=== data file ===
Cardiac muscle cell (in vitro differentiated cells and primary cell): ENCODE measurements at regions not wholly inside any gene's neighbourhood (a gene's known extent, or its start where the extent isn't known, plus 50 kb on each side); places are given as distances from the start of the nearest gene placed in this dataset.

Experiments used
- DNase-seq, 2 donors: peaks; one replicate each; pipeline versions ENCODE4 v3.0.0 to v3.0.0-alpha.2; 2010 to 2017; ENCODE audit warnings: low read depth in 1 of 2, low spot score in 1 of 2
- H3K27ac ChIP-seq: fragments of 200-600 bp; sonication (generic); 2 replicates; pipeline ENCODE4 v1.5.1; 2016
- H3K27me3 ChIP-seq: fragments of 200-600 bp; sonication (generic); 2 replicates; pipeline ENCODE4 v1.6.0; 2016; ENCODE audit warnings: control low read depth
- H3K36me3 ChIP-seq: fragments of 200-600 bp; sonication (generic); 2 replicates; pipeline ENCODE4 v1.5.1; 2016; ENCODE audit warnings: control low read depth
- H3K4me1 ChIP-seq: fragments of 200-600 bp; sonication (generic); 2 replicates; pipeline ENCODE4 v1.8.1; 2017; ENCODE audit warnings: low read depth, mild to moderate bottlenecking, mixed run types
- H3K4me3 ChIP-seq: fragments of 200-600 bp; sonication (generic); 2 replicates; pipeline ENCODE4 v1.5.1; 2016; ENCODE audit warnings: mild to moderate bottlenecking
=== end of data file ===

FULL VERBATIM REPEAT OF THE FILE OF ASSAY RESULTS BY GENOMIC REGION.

Cardiac muscle cell (in vitro differentiated cells and primary cell): ENCODE measurements at regions not wholly inside any gene's neighbourhood (a gene's known extent, or its start where the extent isn't known, plus 50 kb on each side); places are given as distances from the start of the nearest gene placed in this dataset.

Experiments used
- DNase-seq, 2 donors: peaks; one replicate each; pipeline versions ENCODE4 v3.0.0 to v3.0.0-alpha.2; 2010 to 2017; ENCODE audit warnings: low read depth in 1 of 2, low spot score in 1 of 2
- H3K27ac ChIP-seq: fragments of 200-600 bp; sonication (generic); 2 replicates; pipeline ENCODE4 v1.5.1; 2016
- H3K27me3 ChIP-seq: fragments of 200-600 bp; sonication (generic); 2 replicates; pipeline ENCODE4 v1.6.0; 2016; ENCODE audit warnings: control low read depth
- H3K36me3 ChIP-seq: fragments of 200-600 bp; sonication (generic); 2 replicates; pipeline ENCODE4 v1.5.1; 2016; ENCODE audit warnings: control low read depth
- H3K4me1 ChIP-seq: fragments of 200-600 bp; sonication (generic); 2 replicates; pipeline ENCODE4 v1.8.1; 2017; ENCODE audit warnings: low read depth, mild to moderate bottlenecking, mixed run types
- H3K4me3 ChIP-seq: fragments of 200-600 bp; sonication (generic); 2 replicates; pipeline ENCODE4 v1.5.1; 2016; ENCODE audit warnings: mild to moderate bottlenecking